At 'Police Day,' first-graders get to play with real rifles and machine guns
The children shot paintball guns, looked at weapons and got a soaking from a police riot-dispersal water cannon.
Parents in the Kadima-Tzoran Local Council on Wednesday slammed the decision by two elementary schools to focus on crowd-control operations at a "Community and Police" day earlier this week. The children shot paintball guns, looked at weapons and got a soaking from a police riot-dispersal water cannon.
"An educational institution should educate for civic values and independent thought, not admiration for force," said Amit Sharon, whose daughter attends one of the schools. Border Police spokesman Chief Superintendent Moshe Fintzy said the program was authorized and coordinated with the Education Ministry. "We're not like Hezbollah, which train kids to commit suicide," he said.
Police units often hold community days in schools, including elementary school, but education officials say they usually focus on issues such as drugs, alcohol, or animal abuse. But the activity in the Yuvalim and Lev-Ran schools was focused mostly on breaking up protests.
The children were divided into two groups for the activities, one for first, second and third-graders and one for children in the fourth to sixth grades. The older ones shot paintball guns, among other activities. Other activities included demonstrations of mounted Border Police officers and the police canine unit.
The children saw how police officers monitor demonstrations and watched as a robot disarmed a bomb. Parents reported that as well as looking at weapons, children handled an M16 assault rifle, a machine gun and a pistol. The children were instructed to wash their clothes separately after getting sprayed with water mixed with noxious-smelling liquids, used to disperse crowds.
"My third-grade daughter now knows the weight of an M16 rifle," said Sharon. "That's not part of the knowledge I want a school to impart to children. I'm bothered by this introduction of militaristic materials. Instead of the school educating children to question and for critical thought, it delivers a pretty bland message about learning how to hold a weapon."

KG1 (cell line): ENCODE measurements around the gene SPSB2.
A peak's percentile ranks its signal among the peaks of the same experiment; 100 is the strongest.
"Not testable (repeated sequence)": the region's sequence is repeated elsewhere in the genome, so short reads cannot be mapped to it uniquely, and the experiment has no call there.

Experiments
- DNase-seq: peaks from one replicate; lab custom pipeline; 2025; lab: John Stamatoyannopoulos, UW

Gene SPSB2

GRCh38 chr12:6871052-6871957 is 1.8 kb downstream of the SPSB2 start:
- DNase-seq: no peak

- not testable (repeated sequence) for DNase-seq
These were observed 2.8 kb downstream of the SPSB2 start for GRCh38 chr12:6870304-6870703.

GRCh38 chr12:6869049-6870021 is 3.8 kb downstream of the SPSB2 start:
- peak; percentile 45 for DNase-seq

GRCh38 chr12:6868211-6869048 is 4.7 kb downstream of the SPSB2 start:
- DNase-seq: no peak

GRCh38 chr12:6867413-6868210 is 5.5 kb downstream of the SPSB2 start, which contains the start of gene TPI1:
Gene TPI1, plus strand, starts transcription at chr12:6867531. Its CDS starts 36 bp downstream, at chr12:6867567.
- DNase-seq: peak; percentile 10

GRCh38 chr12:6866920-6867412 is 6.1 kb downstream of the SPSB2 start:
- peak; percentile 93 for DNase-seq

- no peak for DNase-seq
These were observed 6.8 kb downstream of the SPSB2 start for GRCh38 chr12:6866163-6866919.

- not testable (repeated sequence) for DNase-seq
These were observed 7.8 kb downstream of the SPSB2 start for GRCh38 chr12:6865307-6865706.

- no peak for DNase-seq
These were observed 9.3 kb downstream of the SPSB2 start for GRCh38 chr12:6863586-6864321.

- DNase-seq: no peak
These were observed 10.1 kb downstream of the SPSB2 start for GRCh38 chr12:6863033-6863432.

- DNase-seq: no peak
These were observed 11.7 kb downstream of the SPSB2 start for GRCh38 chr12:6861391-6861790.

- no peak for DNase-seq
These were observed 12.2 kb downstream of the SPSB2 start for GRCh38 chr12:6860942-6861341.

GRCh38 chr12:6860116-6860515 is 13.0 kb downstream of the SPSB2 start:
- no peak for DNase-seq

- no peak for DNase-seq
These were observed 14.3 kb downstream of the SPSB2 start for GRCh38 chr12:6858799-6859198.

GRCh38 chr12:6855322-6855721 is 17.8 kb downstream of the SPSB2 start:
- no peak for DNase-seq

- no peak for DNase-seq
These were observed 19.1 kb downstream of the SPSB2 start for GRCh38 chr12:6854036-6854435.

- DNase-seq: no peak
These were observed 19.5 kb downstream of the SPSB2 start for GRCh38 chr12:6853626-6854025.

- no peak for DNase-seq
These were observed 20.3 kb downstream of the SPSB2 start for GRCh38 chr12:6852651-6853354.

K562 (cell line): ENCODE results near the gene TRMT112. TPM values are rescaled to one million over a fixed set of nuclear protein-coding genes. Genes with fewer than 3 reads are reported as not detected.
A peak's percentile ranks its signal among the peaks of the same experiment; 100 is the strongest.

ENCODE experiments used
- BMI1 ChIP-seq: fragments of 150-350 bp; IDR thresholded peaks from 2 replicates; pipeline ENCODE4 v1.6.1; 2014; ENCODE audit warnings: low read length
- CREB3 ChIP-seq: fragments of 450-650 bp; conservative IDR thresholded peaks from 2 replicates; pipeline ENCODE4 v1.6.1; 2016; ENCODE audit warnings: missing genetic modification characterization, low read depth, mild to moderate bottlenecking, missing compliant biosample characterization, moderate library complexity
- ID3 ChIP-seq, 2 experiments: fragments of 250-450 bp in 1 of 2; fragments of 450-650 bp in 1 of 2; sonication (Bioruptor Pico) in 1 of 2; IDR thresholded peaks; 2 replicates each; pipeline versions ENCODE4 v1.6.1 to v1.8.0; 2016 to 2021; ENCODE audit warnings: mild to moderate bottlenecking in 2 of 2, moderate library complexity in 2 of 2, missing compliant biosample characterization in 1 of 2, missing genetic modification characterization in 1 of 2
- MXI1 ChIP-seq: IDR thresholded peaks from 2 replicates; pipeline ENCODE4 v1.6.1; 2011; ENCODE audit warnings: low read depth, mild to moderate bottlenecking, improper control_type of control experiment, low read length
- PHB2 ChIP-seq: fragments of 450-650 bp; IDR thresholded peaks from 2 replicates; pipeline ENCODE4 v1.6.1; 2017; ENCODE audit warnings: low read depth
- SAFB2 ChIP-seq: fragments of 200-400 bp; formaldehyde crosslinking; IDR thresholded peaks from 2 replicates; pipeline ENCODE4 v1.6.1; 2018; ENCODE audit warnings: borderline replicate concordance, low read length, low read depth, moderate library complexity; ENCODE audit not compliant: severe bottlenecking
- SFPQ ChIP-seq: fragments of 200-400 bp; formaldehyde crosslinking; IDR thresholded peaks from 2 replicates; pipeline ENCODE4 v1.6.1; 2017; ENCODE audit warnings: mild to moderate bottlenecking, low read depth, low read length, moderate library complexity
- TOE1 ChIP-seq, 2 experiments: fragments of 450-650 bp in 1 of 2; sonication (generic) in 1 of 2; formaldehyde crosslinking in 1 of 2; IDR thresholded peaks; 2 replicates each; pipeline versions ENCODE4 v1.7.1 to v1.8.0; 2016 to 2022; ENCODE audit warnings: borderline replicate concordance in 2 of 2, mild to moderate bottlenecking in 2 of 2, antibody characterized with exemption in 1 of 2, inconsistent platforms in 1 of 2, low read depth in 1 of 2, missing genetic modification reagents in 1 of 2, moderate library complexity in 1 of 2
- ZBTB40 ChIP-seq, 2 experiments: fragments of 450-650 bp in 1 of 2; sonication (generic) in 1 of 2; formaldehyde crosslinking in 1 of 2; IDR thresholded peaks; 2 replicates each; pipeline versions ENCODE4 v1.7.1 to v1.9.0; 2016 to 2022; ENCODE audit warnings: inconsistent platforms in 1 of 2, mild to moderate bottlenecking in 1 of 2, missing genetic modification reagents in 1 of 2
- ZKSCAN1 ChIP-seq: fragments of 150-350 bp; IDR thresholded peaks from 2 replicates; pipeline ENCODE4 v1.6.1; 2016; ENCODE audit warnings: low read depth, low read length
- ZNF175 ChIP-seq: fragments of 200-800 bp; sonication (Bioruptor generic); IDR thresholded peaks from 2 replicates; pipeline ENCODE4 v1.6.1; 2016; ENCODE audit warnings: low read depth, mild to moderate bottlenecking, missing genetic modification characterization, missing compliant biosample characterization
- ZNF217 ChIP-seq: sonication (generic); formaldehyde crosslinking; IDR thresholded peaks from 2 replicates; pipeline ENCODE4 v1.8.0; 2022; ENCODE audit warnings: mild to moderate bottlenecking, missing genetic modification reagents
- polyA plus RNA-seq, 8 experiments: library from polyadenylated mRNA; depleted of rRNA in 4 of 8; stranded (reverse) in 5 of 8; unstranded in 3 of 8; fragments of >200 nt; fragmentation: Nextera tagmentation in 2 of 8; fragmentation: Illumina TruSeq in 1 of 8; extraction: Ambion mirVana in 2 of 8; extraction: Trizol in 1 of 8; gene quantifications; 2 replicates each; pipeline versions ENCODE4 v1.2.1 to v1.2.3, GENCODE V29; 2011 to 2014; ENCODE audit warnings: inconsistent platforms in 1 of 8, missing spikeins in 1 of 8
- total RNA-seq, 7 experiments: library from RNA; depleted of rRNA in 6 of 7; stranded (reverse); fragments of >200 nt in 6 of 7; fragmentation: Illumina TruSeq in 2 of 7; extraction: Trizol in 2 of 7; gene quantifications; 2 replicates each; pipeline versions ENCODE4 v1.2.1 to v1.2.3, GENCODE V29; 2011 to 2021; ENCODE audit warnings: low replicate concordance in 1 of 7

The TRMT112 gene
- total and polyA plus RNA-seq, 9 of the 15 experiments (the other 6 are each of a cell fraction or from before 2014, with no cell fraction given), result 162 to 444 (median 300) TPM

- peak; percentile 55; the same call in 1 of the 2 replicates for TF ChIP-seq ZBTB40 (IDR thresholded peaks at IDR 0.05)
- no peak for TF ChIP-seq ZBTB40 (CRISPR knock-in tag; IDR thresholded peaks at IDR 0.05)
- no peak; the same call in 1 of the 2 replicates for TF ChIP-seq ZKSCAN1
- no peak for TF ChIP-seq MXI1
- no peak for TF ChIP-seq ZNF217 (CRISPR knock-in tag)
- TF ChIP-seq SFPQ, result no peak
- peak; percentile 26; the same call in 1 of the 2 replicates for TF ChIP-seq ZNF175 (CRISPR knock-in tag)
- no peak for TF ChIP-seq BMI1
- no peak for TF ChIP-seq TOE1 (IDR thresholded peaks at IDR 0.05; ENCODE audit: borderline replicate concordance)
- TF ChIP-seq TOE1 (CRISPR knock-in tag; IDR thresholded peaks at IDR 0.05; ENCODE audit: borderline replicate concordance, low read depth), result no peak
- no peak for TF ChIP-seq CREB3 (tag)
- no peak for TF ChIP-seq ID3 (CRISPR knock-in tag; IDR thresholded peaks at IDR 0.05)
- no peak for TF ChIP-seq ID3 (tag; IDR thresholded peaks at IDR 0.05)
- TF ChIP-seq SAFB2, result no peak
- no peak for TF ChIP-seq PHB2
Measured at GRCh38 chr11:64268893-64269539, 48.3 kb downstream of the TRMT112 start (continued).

"The school hosted Border Police exhibitions before, but they were much more 'vegetarian,'" another parent said. "I don't think kids that young should be exposed to weapons. This really crosses the line."
He noted that although the children understood that all the weapons were used for dispersing demonstrations, there were no explanations about why people held protests or when they might need to be dispersed. "As far as they know now, all protests need to be disbanded by any means necessary. That's hardly education for democracy," he said.
But not all parents were opposed. Dudi Holtzman, whose daughters attend Yuvalim, said the children were very impressed by the demonstrations, "especially by the dogs that attacked and stopped someone on command. I don't understand their complaints - there's nothing wrong with demonstrating Border Police activities. It's part of the reality of life here. The kids' tender souls weren't hurt," he said.
"Sometimes I'm amazed by how anti-Israeli, antiestablishment and anti-police people can get," Fintzy said. "The purpose of community days is to bring kids closer to police, to show them the policeman is a positive figure."
Hagit Gur-Ziv, who teaches at the Kibbutzim College of Education, told Haaretz that while there was nothing wrong about police officers explaining the work of the police, "there's no justification for exposing first-graders to weapons and crowd control gear. No principal would let a kid bring a paintball gun to school, yet letting him handle an M16 seems to be okay," Gur-Ziv said.
The Education Ministry said in a response that the schools had "adopted" the Border Police. The activities were preceded by a lecture from the local community policing officer. "In the wake of questions from parents, the principals will reexamine the level of realism in the unit's demonstrations," the statement said.
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